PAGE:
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    Mr. Williams, have you seen much difference between how Shito-ryu, Shudokan and Shotokan do this form?
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  7. #27
    Senior Member Gene Williams's Avatar
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    There is a lot of difference between the way Shito ryu does the kata and the way Shotokan does it. I don't know that I have ever seen anyone from Shudokan do it. The guy doing Kong San Kun in the video looks pretty awful.

    Anyway, in Okinawan version, no back stance, no side kicks (no high kicks except the jumping kick at the end), blocks are done differently, and the punches actually have power and focus

  8. #28
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    Quote Originally Posted by Gene Williams
    The guy doing Kong San Kun in the video looks pretty awful.

    Anyway, in Okinawan version, no back stance, no side kicks (no high kicks except the jumping kick at the end), blocks are done differently, and the punches actually have power and focus
    Ouch, remind me never to post any video on the internet.
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  9. #29
    Senior Member Gene Williams's Avatar
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    I'll bet your hyungs look better than his.

  10. #30
    Senior Member TEA's Avatar
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    Quote Originally Posted by Gene Williams
    I'll bet your hyungs look better than his.
    Hmm, if so, would that mean I'm well hyung?
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  11. #31
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    Quote Originally Posted by TEA
    I've talked to Rick Fine a little bit about this. Maybe next time I see him we can compare our respective versions of the form.
    After your last comeback, Joe, I'm not sure exactly what we'd be comparing.

    Give me a ring, and maybe we can meet up this weekend.
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  12. #32
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    Quote Originally Posted by Rick Fine
    After your last comeback, Joe, I'm not sure exactly what we'd be comparing.
    Just do us all a favor, and don't post the results. j/k

    As to Gene's comment about the person doing the form. I can tell you what is wrong - that guy has major hip problems! Ahhhh, how well we recognize our own.
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  13. #33
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    Before we all get ourselves banned for life, I've got a question for Gene:

    What stance(s) have you seen in lieu of the back stances portrayed in the video? Could you describe the purpose of the movement that resulted in this stance?

    Actually, that's two questions: my apologies. But I am sincerely interested.
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  14. #34
    Senior Member Gene Williams's Avatar
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    Hi, When karate was introduced to Japan, over time (and I do not know if Funakoshi Gichin did this or his son, Gigo, as I have been told), the cat stances that are characteristic of Okinawan ryu were changed to back stances, and the sanchin stance virtually disappeared ( from a quick review in my head and of Funakoshi's book, there are no sanchin stances in any of the Shotokan kata). He also adopted a much more linear type of movement in the kata. It is the general consensus, among the Okinawan instructors I have had, that Funakoshi did this in order to introduce more kenjutsu type movement and philosophy into karate to please the Japanese (who considered karate a peasant art and often scoffed at it, sort of like the aikido types do today ) Over time, Shotokan adopted a straight ahead, power oriented, one-punch-one kill type of philosophy (which I happen to like). You see it in their kata. Okinawan's understand that concept, and it is there, but it isn't the driving focus. There is more subtlety in the Okinawan kata.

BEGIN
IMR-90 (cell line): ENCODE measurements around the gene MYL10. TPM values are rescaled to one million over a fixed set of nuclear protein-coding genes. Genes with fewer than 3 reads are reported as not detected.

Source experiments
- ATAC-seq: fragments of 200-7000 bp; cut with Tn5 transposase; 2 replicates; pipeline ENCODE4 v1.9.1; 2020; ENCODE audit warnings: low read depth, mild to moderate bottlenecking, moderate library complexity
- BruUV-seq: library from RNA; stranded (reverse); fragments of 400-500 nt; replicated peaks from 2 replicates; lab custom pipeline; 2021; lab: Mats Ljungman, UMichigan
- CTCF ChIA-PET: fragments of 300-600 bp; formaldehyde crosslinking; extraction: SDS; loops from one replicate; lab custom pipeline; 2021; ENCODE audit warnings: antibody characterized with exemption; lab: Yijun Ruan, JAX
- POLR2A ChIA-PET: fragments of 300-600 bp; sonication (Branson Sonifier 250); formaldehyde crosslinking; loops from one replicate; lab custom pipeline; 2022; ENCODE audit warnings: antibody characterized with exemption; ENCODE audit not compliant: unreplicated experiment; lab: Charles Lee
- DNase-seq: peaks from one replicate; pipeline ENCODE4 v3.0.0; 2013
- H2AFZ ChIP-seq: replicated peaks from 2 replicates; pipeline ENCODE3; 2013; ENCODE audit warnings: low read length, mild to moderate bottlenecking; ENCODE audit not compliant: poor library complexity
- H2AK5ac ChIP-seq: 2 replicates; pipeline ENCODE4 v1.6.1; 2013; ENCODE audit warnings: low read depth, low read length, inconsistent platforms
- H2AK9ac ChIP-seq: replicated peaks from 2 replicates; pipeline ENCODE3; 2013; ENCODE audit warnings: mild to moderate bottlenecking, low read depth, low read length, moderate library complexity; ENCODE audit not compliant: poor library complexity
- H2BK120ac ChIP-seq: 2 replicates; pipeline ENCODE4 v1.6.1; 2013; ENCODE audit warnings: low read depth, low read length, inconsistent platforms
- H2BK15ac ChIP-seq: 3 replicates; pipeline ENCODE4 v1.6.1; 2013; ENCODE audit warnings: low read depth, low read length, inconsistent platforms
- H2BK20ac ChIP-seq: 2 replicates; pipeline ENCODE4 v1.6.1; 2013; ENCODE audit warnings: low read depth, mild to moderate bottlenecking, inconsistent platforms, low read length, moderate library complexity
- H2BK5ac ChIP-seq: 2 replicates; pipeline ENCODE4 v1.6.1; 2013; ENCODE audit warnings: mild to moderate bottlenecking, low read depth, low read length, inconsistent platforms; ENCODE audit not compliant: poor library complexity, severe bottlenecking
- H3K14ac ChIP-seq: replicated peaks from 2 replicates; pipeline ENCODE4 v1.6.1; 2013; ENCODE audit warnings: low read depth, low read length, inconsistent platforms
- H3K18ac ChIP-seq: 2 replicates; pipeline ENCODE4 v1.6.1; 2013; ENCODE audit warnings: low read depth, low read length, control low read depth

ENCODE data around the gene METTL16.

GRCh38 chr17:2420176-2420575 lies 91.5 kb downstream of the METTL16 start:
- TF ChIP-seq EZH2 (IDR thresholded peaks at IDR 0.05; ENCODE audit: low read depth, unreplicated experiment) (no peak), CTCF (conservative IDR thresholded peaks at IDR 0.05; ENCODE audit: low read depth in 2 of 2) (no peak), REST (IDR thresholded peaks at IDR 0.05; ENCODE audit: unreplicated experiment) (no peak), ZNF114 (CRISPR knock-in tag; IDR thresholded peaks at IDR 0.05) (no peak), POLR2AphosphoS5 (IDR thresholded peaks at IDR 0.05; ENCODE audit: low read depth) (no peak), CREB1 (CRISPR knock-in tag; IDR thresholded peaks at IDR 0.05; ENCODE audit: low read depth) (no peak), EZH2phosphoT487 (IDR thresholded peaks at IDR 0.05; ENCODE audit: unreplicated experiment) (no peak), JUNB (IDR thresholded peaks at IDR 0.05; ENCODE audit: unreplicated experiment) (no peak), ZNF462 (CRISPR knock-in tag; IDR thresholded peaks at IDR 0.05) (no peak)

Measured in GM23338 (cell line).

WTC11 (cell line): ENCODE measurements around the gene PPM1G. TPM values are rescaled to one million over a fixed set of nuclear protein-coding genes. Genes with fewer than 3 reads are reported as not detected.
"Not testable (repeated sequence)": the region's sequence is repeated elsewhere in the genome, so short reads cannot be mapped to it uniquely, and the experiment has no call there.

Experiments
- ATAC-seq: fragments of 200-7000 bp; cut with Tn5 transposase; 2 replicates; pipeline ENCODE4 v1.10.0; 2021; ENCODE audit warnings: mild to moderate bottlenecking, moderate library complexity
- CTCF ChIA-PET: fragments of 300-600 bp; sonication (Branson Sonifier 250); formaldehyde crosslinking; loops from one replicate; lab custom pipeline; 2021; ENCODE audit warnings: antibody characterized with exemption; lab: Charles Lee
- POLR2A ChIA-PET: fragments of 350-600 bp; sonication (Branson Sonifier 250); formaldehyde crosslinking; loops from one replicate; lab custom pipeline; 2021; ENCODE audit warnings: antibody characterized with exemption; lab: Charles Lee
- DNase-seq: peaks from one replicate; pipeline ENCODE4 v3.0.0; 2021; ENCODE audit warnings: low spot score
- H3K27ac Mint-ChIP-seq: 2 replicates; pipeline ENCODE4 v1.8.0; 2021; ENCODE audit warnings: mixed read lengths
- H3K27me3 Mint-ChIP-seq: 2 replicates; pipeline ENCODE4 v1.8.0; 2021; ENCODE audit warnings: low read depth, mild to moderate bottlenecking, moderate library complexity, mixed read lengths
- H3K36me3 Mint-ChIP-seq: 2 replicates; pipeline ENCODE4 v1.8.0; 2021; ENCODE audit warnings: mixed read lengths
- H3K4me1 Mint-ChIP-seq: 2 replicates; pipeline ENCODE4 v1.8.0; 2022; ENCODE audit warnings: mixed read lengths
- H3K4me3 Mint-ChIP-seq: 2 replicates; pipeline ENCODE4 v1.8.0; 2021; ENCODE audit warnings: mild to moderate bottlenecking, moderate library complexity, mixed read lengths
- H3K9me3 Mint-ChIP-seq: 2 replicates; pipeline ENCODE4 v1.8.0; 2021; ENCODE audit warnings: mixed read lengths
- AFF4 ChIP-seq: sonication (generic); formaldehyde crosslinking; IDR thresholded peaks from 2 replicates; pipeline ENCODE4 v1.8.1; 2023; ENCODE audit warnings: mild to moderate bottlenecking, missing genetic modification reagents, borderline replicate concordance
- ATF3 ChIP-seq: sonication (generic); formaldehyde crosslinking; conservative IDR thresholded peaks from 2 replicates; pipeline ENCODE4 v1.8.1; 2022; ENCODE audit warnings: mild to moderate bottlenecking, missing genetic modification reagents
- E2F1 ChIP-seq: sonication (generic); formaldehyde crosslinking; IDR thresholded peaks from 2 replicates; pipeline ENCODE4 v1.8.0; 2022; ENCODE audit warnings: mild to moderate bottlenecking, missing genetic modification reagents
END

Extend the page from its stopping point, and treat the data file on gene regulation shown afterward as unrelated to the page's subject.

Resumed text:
Changing the cat stance (neko ashi dachi) to back stance (kokutsu dachi) and omtting sanchin dachi drastically changes the flow, focus, and intent of the kata and the techniques. To someone watching who isn't a practitioner, it may not seem like much, but when you get Shotokan and Okinawan karateka together, it shows and each feels the difference.

    Since TKD is based more upon Shotokan, it is normal for it to place more emphasis upon power and straight ahead technique. I do not know where the high kick emphasis came from in TKD. It isn't found in Okinawan ryu or in Shotokan as Funakoshi introduced it. To those of us in Okinawan ryu (and this is a generalization), Shotokan appears powerful and pretty. TKD appears to us to have powerful, very fast kicks, to be a bit weak in blocking and hand techniques, and the high kicks make it look acrobatic. The stuff that got added to the TKD kata, in my opinion, have made the kata too "busy."

  15. #35
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    Quote Originally Posted by Gene Williams
    Changing the cat stance (neko ashi dachi) to back stance (kokutsu dachi) and omtting sanchin dachi drastically changes the flow, focus, and intent of the kata and the techniques. To someone watching who isn't a practitioner, it may not seem like much, but when you get Shotokan and Okinawan karateka together, it shows and each feels the difference.

    Since TKD is based more upon Shotokan, it is normal for it to place more emphasis upon power and straight ahead technique. I do not know where the high kick emphasis came from in TKD. It isn't found in Okinawan ryu or in Shotokan as Funakoshi introduced it. To those of us in Okinawan ryu (and this is a generalization), Shotokan appears powerful and pretty. TKD appears to us to have powerful, very fast kicks, to be a bit weak in blocking and hand techniques, and the high kicks make it look acrobatic. The stuff that got added to the TKD kata, in my opinion, have made the kata too "busy."
    Could the emphasis on high kicks be a Chinese influence? This kind of relates to the other thread on the origins of kicks in modern Karate and TKD. After reading a lot of the responses to my post on that issue here and on E-Budo, I'm starting to think that the empasis on kicks in TKD are a combination of the residual influence of taekyon (more in terms of a cultural preference for kicking techniques than the actual techniques themselves) with a heavy overlay of Northern Style Chuanfa kicking techniques.